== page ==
United Nations missions in Timor-Leste (East Timor)
Since 1999, Australian Defence Force, Australian Federal Police and civilian personnel have been deployed to Timor-Leste (East Timor) in support of a series of UN missions to the territory.
While under Indonesian occupation from 1975 – 1999, Timor was listed as a non-self-governing territory with the UN Special Committee on Decolonisation. Australia was one of the few countries in the world, under successive Coalition and Labor governments, to give de jure recognition to the Indonesian takeover of the territory. Following the violence of 1999 and the INTERFET intervention, there has been a succession of UN missions in post-independence Timor – regular attempts to wind back UN involvement have been upset by an upsurge in conflict and ongoing problems in development and poverty alleviation.
The current UN operation in Timor, since August 2006, is the United Nations Integrated Mission in Timor-Leste (UNMIT). A key component of the mission is the deployment of a large UN Police (UNPOL) contingent.
The UN established the United Nations Assistance Mission in East Timor (UNAMET) to organise and conduct the popular consultation in order to ascertain whether the people of East Timor accepted or rejected a constitutional framework proposed by Indonesia. The ballot was originally scheduled for 8 August 1999 but eventually took place three weeks later on 30 August. Violence by pro-Indonesia militias and Indonesian military forces and the massacre of civilians in the lead up to and following the referendum led to the deployment of the multinational International Force for East Timor (INTERFET).
On 26 October 1999 the United Nations Transitional Administration in East Timor (UNTAET) was established pursuant to Security Council Resolution 1272. INTERFET formally transferred its responsibilities under Resolution 1264 to UNTAET on 23 February 2000. UNTAET was given authority to “exercise all legislative and executive authority including the administration of justice”, and operated until the Government of Timor-Leste formally acceded to sovereignty in May 2002.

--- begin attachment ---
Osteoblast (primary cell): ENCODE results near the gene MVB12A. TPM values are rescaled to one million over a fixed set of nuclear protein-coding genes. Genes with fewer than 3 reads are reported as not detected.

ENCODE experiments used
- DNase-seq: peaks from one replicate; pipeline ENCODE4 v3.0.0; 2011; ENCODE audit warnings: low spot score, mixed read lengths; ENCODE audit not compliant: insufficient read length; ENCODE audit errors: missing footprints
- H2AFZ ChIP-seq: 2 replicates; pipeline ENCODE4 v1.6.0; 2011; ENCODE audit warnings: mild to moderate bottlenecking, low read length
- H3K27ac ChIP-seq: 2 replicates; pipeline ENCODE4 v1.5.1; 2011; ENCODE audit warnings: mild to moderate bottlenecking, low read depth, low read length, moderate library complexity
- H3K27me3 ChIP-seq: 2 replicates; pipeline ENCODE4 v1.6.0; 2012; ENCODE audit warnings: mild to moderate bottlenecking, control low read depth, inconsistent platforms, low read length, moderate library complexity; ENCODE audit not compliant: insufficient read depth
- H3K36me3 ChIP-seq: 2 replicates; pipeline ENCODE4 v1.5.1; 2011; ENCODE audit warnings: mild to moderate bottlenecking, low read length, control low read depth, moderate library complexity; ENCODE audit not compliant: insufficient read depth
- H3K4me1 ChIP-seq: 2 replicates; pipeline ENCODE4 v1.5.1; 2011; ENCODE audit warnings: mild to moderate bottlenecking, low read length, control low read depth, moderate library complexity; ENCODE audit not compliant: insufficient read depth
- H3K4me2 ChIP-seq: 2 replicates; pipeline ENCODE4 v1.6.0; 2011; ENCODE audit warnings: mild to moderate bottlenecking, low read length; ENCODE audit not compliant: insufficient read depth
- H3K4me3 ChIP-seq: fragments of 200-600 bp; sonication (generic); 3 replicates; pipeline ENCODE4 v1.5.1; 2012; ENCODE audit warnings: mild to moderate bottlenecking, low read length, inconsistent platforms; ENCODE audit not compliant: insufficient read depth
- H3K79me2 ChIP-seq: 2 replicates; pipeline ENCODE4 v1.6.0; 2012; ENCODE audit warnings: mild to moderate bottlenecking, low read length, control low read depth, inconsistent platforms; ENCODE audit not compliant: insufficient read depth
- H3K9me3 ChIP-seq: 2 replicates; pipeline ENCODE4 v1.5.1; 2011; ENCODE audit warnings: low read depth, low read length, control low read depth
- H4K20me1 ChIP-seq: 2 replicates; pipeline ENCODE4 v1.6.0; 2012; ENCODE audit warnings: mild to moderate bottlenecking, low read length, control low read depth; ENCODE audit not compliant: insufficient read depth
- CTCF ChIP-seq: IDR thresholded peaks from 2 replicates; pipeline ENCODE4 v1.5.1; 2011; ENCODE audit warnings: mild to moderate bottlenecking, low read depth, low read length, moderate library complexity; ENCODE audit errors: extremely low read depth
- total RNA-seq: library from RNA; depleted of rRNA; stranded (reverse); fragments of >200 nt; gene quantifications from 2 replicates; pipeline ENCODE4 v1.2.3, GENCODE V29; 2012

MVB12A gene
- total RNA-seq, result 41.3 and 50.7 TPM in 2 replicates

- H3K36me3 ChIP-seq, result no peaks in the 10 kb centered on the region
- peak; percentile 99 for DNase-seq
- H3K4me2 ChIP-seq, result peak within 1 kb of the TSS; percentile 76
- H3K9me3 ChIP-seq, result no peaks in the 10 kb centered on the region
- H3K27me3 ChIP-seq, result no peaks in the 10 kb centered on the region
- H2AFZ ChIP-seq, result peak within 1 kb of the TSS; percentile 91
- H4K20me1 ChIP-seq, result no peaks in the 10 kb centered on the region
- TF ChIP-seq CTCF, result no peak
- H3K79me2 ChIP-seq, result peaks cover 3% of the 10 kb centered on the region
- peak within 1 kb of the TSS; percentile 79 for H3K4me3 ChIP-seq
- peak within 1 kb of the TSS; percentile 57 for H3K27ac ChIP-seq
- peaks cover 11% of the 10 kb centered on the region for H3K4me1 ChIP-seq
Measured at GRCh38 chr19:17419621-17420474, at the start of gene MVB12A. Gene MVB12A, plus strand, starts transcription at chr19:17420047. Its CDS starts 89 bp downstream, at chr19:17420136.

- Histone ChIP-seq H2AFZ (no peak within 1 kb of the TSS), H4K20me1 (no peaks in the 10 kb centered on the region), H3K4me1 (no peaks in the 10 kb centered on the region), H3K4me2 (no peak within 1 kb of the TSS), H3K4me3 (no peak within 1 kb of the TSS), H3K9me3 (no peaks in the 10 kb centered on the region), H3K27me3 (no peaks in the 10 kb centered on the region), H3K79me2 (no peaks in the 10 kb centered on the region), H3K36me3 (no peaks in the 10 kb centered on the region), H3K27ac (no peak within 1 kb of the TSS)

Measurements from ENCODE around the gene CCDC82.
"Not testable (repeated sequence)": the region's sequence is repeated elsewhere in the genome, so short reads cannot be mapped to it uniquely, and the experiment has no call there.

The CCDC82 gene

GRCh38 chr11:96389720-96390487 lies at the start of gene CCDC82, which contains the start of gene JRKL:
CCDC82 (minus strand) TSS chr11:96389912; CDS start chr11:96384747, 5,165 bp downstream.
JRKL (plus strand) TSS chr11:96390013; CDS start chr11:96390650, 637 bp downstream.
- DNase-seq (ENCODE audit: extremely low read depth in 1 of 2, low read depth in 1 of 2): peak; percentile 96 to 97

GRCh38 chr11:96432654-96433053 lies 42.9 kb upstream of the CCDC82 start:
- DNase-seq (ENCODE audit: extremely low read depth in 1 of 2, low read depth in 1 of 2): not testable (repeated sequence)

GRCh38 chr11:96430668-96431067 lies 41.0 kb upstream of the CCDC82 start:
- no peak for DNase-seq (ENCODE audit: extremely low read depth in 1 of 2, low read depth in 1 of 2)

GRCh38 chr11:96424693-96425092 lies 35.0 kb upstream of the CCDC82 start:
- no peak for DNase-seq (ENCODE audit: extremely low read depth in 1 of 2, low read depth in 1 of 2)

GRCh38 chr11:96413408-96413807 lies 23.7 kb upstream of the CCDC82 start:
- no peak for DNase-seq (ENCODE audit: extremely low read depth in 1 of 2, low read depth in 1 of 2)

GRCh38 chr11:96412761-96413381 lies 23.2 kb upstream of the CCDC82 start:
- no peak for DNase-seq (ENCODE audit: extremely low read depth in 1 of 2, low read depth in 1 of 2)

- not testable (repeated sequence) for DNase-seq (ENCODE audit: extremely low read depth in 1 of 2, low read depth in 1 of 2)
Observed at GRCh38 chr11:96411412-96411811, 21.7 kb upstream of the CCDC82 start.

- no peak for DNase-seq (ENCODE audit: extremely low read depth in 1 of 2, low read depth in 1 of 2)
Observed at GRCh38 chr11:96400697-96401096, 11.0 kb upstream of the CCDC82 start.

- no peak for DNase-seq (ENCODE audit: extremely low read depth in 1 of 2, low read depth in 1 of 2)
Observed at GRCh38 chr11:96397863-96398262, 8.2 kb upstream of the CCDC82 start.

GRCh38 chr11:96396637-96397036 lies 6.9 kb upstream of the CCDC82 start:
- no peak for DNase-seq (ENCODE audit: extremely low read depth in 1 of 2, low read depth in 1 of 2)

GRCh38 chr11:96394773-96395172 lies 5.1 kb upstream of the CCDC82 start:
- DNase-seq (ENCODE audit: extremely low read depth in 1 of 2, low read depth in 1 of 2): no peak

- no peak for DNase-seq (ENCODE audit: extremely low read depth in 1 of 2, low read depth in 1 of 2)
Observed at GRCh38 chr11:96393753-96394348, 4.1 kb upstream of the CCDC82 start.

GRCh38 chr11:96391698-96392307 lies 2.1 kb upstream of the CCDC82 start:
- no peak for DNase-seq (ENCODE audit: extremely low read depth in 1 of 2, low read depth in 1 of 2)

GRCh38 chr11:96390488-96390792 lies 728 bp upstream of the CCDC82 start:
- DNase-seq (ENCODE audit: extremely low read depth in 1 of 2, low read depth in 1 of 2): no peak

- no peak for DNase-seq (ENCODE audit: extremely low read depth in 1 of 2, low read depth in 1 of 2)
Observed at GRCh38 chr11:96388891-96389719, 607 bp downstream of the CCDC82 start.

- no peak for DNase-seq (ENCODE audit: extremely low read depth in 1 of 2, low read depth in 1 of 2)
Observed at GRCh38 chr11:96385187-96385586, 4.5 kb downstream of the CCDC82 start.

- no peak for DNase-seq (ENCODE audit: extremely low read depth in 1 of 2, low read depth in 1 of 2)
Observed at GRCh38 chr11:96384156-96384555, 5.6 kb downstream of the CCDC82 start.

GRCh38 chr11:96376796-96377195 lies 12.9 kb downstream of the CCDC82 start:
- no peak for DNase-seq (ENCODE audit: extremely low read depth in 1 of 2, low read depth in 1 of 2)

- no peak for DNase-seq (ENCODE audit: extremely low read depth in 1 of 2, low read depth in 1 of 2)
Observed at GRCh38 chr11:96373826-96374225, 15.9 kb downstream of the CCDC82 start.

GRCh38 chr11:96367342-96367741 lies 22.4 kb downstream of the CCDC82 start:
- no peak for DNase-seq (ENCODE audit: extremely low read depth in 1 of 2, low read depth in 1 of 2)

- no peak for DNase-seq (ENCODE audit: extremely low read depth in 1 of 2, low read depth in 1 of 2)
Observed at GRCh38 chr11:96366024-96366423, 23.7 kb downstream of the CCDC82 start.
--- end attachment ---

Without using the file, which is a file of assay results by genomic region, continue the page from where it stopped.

UN Mission of Support in East Timor (UNMISET)
“East Timor became an independent country on 20 May 2002, marking the end of a three-year process towards independence under the guidance of the United Nations. On that day, the Security Council established UNMISET to provide assistance to East Timor over a period of two years until all operational responsibilities were fully devolved to the East Timor authorities. Subsequently, the Council extended mission’s mandate for another year to permit the new nation, which had changed its name to Timor-Leste, to attain self-sufficiency. UNMISET successfully completed its mandate on 20 May 2005.”
UN Office in Timor Leste (UNOTIL)
After UNMISET, UN Security Council resolution 1599 endorsed ongoing peace-building and police training activities through the United Nations Office in Timor Leste (UNOTIL). UNOTIL was established on 20 May 2005 and was mandated for one year until 19 May 2006. Following the April / May 2006 crisis in Dili, UN Security Council resolution 1677 extended UNOTIL’s mandate for another month while a range of countries, including Australia, New Zealand, Malaysia and Portugal, deployed forces to re-establish order in the country.